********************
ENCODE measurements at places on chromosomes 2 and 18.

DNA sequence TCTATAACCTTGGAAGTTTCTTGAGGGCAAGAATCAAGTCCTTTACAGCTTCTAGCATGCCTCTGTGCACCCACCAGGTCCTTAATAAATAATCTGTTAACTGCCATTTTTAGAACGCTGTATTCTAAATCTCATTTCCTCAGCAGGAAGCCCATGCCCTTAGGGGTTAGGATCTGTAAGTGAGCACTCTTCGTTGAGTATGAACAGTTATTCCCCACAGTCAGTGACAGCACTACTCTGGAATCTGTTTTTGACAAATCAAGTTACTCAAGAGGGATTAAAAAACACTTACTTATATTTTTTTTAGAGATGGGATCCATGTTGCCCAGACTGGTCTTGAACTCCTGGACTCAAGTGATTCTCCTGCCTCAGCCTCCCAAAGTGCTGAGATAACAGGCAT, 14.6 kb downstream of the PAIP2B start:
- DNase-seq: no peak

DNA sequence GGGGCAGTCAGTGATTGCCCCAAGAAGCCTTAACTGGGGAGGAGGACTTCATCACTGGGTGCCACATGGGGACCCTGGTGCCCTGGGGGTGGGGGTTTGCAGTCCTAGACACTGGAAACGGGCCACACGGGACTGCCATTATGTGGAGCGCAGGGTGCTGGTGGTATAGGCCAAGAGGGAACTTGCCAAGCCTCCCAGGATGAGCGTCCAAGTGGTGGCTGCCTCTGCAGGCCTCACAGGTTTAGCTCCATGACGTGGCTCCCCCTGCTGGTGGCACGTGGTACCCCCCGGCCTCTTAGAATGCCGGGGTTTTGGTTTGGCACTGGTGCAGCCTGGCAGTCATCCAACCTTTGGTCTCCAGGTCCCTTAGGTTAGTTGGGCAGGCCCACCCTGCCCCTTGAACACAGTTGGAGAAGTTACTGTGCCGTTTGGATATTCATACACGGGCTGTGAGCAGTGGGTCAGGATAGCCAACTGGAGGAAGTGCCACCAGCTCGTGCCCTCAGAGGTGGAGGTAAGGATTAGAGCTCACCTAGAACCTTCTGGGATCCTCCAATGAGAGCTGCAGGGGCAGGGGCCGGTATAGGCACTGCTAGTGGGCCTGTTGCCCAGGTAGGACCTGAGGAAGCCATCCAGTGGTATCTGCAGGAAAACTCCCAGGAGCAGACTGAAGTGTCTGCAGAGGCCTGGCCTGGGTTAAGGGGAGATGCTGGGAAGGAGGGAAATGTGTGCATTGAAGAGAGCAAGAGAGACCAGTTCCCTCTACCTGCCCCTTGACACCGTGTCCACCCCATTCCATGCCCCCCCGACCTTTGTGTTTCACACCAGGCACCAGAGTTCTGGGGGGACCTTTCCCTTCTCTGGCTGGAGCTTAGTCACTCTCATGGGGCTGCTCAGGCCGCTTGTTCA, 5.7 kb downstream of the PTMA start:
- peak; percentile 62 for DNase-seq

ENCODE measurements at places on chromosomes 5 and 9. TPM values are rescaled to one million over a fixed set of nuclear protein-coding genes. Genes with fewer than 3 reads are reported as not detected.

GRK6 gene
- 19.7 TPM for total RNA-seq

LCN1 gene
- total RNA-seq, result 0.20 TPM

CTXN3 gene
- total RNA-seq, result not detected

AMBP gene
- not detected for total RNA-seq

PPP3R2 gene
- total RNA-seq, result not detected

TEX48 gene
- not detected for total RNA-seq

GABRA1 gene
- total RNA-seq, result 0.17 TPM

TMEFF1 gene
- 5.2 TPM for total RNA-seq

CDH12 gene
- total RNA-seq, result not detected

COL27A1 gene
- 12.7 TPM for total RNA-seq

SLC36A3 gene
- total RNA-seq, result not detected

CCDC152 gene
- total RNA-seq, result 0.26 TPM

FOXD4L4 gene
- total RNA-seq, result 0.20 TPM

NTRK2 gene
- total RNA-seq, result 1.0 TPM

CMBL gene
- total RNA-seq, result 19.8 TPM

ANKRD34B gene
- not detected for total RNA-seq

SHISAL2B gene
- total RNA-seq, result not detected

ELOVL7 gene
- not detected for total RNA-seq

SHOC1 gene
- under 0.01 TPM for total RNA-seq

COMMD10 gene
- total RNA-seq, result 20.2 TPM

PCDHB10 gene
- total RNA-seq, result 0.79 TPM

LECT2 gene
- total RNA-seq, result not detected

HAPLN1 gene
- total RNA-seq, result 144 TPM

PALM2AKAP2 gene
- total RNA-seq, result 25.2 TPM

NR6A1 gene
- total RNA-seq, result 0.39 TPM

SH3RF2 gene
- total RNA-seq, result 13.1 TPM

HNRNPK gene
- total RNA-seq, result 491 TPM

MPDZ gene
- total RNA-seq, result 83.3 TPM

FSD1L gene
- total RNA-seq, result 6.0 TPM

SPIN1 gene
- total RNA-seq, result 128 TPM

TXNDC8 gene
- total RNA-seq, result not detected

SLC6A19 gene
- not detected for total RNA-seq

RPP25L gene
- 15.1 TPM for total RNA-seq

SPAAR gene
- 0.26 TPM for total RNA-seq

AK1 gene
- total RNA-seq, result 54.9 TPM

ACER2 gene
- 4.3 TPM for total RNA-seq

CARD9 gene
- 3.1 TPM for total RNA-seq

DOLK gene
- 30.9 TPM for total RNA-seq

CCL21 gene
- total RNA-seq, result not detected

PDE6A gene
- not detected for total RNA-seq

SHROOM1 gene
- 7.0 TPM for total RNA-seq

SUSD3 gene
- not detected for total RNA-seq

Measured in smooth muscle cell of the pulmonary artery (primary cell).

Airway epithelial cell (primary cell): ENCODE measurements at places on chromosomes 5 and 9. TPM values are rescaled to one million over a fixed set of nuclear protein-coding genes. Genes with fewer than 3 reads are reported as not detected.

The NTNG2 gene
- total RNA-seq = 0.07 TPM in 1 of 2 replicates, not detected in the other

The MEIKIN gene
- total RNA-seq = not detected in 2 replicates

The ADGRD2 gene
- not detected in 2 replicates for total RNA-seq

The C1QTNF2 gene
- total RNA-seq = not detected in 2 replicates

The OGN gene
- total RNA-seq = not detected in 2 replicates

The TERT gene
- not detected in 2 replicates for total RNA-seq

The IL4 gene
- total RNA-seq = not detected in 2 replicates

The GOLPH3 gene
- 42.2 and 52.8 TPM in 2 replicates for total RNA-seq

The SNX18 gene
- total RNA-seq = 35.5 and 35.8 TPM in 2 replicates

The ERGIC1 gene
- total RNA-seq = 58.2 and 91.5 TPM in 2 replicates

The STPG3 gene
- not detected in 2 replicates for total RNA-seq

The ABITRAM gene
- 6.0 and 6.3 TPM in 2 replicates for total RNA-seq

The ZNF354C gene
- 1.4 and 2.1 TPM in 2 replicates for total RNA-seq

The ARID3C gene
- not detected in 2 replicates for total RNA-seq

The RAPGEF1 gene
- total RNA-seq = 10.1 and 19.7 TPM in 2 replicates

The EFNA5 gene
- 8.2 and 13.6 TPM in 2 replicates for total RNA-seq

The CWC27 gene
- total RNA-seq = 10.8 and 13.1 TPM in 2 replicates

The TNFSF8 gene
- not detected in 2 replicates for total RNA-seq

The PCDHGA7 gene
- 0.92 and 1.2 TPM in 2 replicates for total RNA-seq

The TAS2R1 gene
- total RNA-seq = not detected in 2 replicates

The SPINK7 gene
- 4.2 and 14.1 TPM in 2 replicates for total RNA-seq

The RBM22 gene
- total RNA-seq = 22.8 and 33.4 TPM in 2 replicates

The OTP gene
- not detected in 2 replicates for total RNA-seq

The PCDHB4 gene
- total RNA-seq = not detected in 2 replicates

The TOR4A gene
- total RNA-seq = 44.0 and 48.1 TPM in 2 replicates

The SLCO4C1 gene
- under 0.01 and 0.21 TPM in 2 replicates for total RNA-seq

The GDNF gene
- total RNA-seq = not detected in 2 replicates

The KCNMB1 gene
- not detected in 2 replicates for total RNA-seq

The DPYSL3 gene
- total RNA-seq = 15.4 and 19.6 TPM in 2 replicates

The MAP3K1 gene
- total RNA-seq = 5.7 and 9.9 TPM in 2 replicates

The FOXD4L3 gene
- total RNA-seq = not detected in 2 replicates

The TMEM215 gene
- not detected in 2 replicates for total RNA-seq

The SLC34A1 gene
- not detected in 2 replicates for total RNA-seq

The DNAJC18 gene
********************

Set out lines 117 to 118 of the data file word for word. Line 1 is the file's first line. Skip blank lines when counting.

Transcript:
The ZNF354C gene
- 1.4 and 2.1 TPM in 2 replicates for total RNA-seq